Voices Lost in the Craig Wood Sentence

How Judges Undermine the Missourians who Serve on Juries
January 12, 2018
KSHB 41: Men exonerated from death row hope for change
January 16, 2018

Voices Lost in the Craig Wood Sentence

On January, 11, 2017, Judge Thomas Mountjoy dealt violent injury to a number of people:

  • Craig Wood, by giving him a death sentence.
  • Stacey Herman, mother of murder victim Hailey Owens, who now must face at least 15 years of constitutionally mandated appeals, who desired a plea bargain and the end to litigation. The worst day of her life and the horrors endured by her daughter will now take center stage in the media, court hearings, and her life.  Stacey has stated, “I don’t want to go through the trial… I will have to relive the outcome of what happened to Hailey. Like reliving the nightmare all over again.” Mountjoy denied Stacey the chance to testify in the trial.
  • Jim and Genie Woods, the parents of Craig Woods. After Mountjoy imposed the death sentence, Stacey and Genie embraced. The two mothers have become friends. Now, Jim and Genie Wood stand to lose their son to homicide, as enacted by the State.
  • The jurors who traveled from Platte County, spent considerable time and emotional energy to examine and weigh the case. Two jurors, in particular, relied on their own moral compass and respect for life to stand firm for a sentence of “life without the possibility of parole.” Their efforts have been violently ignored and disrespected.
  • The sanctity of the jury process. The Sixth Amendment right to trial by one’s peers is a touchstone of our democracy. An impartial jury has the power to limit the excesses of government.   The institution allows the ordinary citizen an opportunity for genuine engagement, for critical thinking and sincerely voting on values at a moment when it can really make a difference.  Libertarian scholarship suggests that the value of the jury is that it truly shifts power to the people.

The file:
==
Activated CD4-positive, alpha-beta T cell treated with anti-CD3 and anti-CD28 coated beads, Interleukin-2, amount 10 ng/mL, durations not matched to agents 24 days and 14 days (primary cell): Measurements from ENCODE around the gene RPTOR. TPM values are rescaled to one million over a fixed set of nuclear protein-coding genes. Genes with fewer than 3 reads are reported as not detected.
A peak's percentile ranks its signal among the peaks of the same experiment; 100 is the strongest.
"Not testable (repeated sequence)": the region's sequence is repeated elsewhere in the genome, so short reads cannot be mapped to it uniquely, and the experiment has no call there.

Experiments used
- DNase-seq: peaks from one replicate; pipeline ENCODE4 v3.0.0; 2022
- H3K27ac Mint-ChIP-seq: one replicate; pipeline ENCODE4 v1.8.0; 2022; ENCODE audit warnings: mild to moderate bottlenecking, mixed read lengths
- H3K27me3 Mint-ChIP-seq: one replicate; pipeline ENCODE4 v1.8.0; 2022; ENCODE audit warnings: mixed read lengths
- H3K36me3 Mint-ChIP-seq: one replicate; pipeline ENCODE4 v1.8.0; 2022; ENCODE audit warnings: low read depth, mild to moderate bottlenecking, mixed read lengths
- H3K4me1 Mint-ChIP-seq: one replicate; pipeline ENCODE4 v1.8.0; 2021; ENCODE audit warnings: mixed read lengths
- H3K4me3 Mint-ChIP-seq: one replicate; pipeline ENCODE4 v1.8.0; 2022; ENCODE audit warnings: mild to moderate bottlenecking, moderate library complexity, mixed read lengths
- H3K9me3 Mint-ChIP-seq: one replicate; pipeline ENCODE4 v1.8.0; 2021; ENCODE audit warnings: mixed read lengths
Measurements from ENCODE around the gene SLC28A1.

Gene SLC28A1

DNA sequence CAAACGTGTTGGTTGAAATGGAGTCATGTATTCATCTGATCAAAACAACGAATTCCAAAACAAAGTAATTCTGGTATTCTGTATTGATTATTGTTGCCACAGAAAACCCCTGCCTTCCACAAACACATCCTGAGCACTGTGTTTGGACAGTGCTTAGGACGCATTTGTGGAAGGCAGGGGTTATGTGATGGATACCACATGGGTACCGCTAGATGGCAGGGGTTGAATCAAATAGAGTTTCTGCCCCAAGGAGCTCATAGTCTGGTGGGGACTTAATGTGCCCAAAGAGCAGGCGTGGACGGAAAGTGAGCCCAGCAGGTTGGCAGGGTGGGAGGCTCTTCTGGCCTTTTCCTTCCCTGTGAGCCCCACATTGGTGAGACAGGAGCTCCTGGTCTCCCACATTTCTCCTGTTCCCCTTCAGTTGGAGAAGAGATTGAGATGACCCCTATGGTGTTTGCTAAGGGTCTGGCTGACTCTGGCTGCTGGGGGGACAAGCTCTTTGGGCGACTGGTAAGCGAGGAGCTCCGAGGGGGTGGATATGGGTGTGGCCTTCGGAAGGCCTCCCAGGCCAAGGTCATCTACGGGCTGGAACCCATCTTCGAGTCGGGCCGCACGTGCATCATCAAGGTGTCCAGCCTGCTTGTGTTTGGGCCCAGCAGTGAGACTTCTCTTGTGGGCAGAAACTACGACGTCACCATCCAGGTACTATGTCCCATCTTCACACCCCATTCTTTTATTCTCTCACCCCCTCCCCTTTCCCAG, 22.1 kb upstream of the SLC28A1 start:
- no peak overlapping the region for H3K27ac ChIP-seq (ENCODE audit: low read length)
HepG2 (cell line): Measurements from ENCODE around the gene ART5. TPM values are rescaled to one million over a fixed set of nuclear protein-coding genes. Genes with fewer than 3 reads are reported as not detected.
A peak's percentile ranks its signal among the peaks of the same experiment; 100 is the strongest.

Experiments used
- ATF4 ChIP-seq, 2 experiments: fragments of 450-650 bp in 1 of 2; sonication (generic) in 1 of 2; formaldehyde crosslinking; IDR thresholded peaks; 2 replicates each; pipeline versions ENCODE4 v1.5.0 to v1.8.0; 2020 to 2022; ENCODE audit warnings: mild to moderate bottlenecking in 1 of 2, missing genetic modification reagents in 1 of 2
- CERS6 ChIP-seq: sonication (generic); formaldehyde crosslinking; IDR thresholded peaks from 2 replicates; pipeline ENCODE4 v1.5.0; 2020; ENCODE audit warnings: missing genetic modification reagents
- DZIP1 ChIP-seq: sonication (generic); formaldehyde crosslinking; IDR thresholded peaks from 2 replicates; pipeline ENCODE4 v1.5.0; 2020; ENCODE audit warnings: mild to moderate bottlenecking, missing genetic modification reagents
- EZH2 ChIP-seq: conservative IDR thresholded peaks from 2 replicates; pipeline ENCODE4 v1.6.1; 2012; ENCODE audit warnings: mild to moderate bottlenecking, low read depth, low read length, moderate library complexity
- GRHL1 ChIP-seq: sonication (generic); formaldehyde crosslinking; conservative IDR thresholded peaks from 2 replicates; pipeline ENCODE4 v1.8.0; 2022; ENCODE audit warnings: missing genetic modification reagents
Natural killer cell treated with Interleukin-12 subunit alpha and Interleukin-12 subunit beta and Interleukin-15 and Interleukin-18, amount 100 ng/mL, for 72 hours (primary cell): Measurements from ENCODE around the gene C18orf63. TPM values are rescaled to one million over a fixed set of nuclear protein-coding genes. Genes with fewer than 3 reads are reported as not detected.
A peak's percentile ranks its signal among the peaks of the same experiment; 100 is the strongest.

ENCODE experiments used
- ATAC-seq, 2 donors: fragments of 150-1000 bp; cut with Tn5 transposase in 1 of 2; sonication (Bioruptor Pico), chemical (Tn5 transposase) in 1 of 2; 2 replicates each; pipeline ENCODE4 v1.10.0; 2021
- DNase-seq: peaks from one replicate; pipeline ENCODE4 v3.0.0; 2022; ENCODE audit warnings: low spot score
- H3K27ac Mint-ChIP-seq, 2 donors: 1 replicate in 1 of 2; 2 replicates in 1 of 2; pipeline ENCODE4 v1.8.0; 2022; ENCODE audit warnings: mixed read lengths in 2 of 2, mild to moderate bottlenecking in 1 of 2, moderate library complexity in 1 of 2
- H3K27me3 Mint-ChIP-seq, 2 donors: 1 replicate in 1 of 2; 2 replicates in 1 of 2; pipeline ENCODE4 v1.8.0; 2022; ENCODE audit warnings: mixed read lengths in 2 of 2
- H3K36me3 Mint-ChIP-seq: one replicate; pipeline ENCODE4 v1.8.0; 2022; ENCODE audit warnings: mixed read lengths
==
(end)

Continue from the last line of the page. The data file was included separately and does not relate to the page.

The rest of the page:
• The community. A jury is composed of community members and represents the community—it is best positioned to express the conscience of the community. As opposed to a single, government official, a jury may be most likely to avoid the danger of an excessive response.
  • Those who believe in a judicial system that makes case-specific decisions, without political motive. Elected judges, like Judge Mountjoy, often feel the pressure to appear “tough on crime” in their sentencing decisions.  In Alabama, a state whose legislature just repealed judicial override in capital jury decision-making in 2017, history demonstrated that judges overruled a jury’s vote for life without parole 101 times, and a vote for death only 11 times.  Furthermore, judicial override cases accounted for 50% of those wrongfully convicted and freed from Alabama’s death row between 1981 and 2015.  When jurors are trusted to engage in a case, political pressure does not dictate results.

Also read: How Judges Undermine the Missourians who Serve on Juries

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